Audible/Visual Hoots: Basic Nature, Best Fern, Scary Bear Soundtrack & more

Elisapie – “Forefathers”

As Elisapie explores her Inuit roots on her forthcoming 2018 album, she’s dropped a very timely song given Canada’s 150th birthday and the peoples its history tends to gloss over. “Forefathers” is a cover of the great Willie Thrasher, and the arrangement is much bigger than the original. The mighty percussion is present in both the original and here, but the cover adds a more rock-oriented feel. The lyrics are no less relevant now than decades ago. –Michael Thomas

Best Fern – Covers

Best Fern’s Alexia Avina told me about her and Nick Schofield’s cover EP when we chatted in May and she was very excited about the project so it’s very nice to finally hear it. For Covers, Best Fern picked four songs from their biggest influences: Four Tet, Panda Bear, Jessy Lanza, and Majical Cloudz. The duo’s take on Lanza’s “It Means I Love You” has a similar high-energy beat as the original but Avina’s voice softens the track while their cover of Majical Cloudz’s “Bugs Don’t Buzz” is filled with the same gentle love as the original but instead of Devon Welsh’s intense stare, this is a shy glance. Bonus goodness: All funds from the EP will be donated towards helping Syrian refugees in Montreal. – LS

Mo Kenney – “If You’re Not Dead”

We love Mo Kenney and are buzzing with excitement for her long awaited new album coming out this Fall. “If You’re Not Dead” is a track about trying to figure out what you want which yeah, sometimes causes a path of destruction in your wake. There’s a sting to this upbeat sounding song (“If you’re not dead then get out of my bed,” Kenney repeats in the chorus) but not as bad as that from the brilliant “I Faked It” from Kenney’s previous record In My Dreams. Here we know that things will make sense eventually, just give it some time. – LS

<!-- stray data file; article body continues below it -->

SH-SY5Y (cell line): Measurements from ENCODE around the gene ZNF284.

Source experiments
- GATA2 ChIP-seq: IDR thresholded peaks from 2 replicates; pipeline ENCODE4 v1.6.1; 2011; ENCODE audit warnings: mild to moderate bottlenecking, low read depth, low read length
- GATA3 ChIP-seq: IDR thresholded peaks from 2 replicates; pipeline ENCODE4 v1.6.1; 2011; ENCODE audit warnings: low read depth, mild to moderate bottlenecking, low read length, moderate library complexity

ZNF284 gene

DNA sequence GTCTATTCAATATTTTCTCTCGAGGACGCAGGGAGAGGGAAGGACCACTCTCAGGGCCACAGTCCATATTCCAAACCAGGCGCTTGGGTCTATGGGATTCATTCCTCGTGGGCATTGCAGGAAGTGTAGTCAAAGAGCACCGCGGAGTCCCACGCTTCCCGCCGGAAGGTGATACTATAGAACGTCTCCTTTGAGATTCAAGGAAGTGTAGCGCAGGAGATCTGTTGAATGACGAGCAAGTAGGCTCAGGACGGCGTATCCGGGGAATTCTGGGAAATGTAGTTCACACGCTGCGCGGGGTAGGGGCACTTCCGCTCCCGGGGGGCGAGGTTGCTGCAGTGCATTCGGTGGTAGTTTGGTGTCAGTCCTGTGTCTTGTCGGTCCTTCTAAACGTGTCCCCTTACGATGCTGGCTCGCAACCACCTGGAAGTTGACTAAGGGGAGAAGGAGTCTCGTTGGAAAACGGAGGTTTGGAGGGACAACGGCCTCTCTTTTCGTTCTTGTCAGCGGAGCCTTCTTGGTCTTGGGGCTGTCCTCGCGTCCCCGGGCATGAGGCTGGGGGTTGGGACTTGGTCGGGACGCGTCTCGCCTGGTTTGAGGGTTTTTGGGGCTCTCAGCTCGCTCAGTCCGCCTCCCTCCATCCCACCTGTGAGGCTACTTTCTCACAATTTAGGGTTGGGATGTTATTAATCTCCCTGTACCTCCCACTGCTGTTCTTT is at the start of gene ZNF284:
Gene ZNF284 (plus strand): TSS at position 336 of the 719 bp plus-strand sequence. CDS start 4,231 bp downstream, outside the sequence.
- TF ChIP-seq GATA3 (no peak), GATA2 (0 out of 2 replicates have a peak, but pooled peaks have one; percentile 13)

Basic Nature – “Love Won’t Always Be There”

A slow-burning, dreamlike video pairs perfectly with a gloomy pop song. Winnipeg’s Basic Nature remind us that love is never a constant, and that less-than-positive affirmation guides us through the video, as we follow a woman go from looking like something out of the Hunger Games to wearing a short blond wig and big face paint, before joining a bunch of masked people. What does it all mean? That’s up to you. – MT

Spruce Trap – “Justice For Her” 

In December, Vancouver trio Spruce Trap put out an incredible record in The Wise Prefer to Perish and celebrated its release with a show at Vancouver’s Christ Church Cathedral. That show was recorded and will be released in full later this year but in the meanwhile, this live video gives us a taste of what must have been a magical evening. “Justice For Her,” a previously unreleased song, is a breathtaking 17+ minute track in five movements. With intermitted shots of the church’s architecture and rolling multimedia projected behind the band, Spruce Trap shift from whispers to shouts, cries of pain, and gasps of relief. The final lingering shot of Kai Furugori behind his drum kit is particularly spine-tingling. A breathtaking journey in all. – LS

Lizzy & the Fanatics – “I Like You”

It’s hard not to like someone who says she works with “raw feels” and you can feel the goodness emanating from the latest single from this Montreal outfit. The feels are quite raw, expressing the kind of crush you can rarely put into words. It’s got a New Order-y vibe to it but is endlessly more positive than you’d expect from that kind of synth line. It especially picks up after we hear “We have more in common than we think.”  –MT

Carousel Scene – “All I Wanna Know” 

Carousel Scene’s “All I Wanna Know” is a sexy song! The songs’s throbbing electronica beat starts pumping out of the speakers, you’ve locked eyes with someone across the dance floor and you want to jump their bones. Carousel Scene is your wing-person. “I wanna feel the fever the heat between your thighs, I wanna be your lover I wanna take the night,” exhales Carousel Scene’s Ashley Weis. Woo-boy! – LS

Scary Bear Soundtrack  – “Asian Fetishist”

Pay no attention to the lyrics and you’ll see this song as cheery and upbeat, one to dance to. Listen to the lyrics though, and this song spins a deep story of racism, colonialism, sexism and so much more. The story begins with a guy approaching a girl at the bar, asking where she’s “really from,” and the guy only gets worse and worse as the song goes on. It’s a powerful statement from which everyone should learn something. – MT

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